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Profiles of Executive Function Across Children with Distinct Brain Disorders: Traumatic Brain Injury, Stroke, and Brain Tumor

  • Gabriel C. Araujo (a1), Tanya N. Antonini (a2), Vicki Anderson (a3), Kathryn A. Vannatta (a4), Christina G. Salley (a5), Erin D. Bigler (a6), H. Gerry Taylor (a7), Cynthia Gerhardt (a4), Kenneth Rubin (a8), Maureen Dennis (a9), Warren Lo (a10), Mark T. Mackay (a11), Anne Gordon (a12), Christine Hajek Koterba (a13), Alison Gomes (a14), Mardee Greenham (a15) and Keith Owen Yeates (a16)...
Abstract

Objectives: This study examined whether children with distinct brain disorders show different profiles of strengths and weaknesses in executive functions, and differ from children without brain disorder. Methods: Participants were children with traumatic brain injury (N=82; 8–13 years of age), arterial ischemic stroke (N=36; 6–16 years of age), and brain tumor (N=74; 9–18 years of age), each with a corresponding matched comparison group consisting of children with orthopedic injury (N=61), asthma (N=15), and classmates without medical illness (N=68), respectively. Shifting, inhibition, and working memory were assessed, respectively, using three Test of Everyday Attention: Children’s Version (TEA-Ch) subtests: Creature Counting, Walk-Don’t-Walk, and Code Transmission. Comparison groups did not differ in TEA-Ch performance and were merged into a single control group. Profile analysis was used to examine group differences in TEA-Ch subtest scaled scores after controlling for maternal education and age. Results: As a whole, children with brain disorder performed more poorly than controls on measures of executive function. Relative to controls, the three brain injury groups showed significantly different profiles of executive functions. Importantly, post hoc tests revealed that performance on TEA-Ch subtests differed among the brain disorder groups. Conclusions: Results suggest that different childhood brain disorders result in distinct patterns of executive function deficits that differ from children without brain disorder. Implications for clinical practice and future research are discussed. (JINS, 2017, 23, 529–538)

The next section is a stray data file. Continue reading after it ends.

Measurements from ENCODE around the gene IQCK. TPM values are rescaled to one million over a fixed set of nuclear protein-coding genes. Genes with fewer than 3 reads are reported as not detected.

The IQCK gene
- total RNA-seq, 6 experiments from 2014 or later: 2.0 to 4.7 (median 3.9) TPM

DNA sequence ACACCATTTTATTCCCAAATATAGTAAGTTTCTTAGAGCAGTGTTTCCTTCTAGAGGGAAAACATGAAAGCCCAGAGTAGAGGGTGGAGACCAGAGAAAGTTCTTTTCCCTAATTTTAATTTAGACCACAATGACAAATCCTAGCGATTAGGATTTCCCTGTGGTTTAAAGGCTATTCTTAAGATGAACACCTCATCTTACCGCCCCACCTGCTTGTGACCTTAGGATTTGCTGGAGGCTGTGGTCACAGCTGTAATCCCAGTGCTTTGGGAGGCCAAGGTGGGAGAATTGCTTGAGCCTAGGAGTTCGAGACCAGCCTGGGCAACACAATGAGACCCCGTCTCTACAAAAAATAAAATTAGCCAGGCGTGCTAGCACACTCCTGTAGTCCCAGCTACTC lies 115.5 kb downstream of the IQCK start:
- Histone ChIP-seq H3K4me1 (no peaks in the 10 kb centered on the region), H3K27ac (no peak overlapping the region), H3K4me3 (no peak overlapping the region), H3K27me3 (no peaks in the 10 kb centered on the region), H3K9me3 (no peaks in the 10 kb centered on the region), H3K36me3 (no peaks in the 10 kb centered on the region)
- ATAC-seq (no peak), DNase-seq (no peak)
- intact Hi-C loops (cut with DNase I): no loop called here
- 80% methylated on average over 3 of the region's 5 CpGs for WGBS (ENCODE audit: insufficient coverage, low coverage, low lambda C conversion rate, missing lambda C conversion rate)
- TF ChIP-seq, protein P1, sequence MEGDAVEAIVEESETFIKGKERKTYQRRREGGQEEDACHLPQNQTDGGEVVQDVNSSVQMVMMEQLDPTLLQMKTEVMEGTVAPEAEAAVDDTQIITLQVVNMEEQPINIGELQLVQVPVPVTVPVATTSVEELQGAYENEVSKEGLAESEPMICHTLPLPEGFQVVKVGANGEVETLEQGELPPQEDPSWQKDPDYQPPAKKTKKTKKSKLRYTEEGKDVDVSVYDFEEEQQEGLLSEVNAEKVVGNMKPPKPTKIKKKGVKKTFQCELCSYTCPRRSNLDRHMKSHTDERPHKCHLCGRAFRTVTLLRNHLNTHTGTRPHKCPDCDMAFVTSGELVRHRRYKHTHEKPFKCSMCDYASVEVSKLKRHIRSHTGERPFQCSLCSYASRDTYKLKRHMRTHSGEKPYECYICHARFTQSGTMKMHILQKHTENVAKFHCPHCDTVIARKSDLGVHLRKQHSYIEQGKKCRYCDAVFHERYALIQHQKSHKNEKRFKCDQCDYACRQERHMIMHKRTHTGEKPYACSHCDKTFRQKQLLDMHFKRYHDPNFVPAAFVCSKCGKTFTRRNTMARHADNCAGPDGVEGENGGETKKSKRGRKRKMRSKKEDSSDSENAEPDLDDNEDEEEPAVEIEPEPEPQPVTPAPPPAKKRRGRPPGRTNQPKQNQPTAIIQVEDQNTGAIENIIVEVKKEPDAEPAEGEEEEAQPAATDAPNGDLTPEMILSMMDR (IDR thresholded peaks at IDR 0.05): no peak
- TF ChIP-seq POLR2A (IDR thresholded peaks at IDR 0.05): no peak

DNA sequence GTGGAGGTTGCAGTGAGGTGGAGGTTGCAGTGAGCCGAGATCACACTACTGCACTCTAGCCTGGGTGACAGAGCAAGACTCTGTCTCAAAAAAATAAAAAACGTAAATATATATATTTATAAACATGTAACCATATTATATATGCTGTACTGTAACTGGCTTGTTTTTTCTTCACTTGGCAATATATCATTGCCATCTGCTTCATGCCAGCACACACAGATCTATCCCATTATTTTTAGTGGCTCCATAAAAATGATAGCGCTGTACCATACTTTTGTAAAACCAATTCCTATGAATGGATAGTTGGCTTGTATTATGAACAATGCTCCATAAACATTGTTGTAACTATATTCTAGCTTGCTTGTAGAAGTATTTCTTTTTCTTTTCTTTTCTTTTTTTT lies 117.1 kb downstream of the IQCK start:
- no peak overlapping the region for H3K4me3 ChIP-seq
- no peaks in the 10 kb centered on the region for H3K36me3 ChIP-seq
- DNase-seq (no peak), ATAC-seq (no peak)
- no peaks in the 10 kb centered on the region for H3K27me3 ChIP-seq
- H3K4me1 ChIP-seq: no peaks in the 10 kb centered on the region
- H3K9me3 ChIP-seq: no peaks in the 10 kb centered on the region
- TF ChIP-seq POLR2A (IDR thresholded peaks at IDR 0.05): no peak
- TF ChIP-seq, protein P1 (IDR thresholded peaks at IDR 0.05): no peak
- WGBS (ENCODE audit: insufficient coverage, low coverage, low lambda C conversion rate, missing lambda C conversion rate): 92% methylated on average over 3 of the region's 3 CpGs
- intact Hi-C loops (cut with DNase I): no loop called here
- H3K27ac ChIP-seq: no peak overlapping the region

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Corresponding author
Correspondence and reprint requests to: Gabriel C. Araujo, One Children’s Place, St. Louis, MO 63110. E-mail: gabriel.araujo@bjc.org
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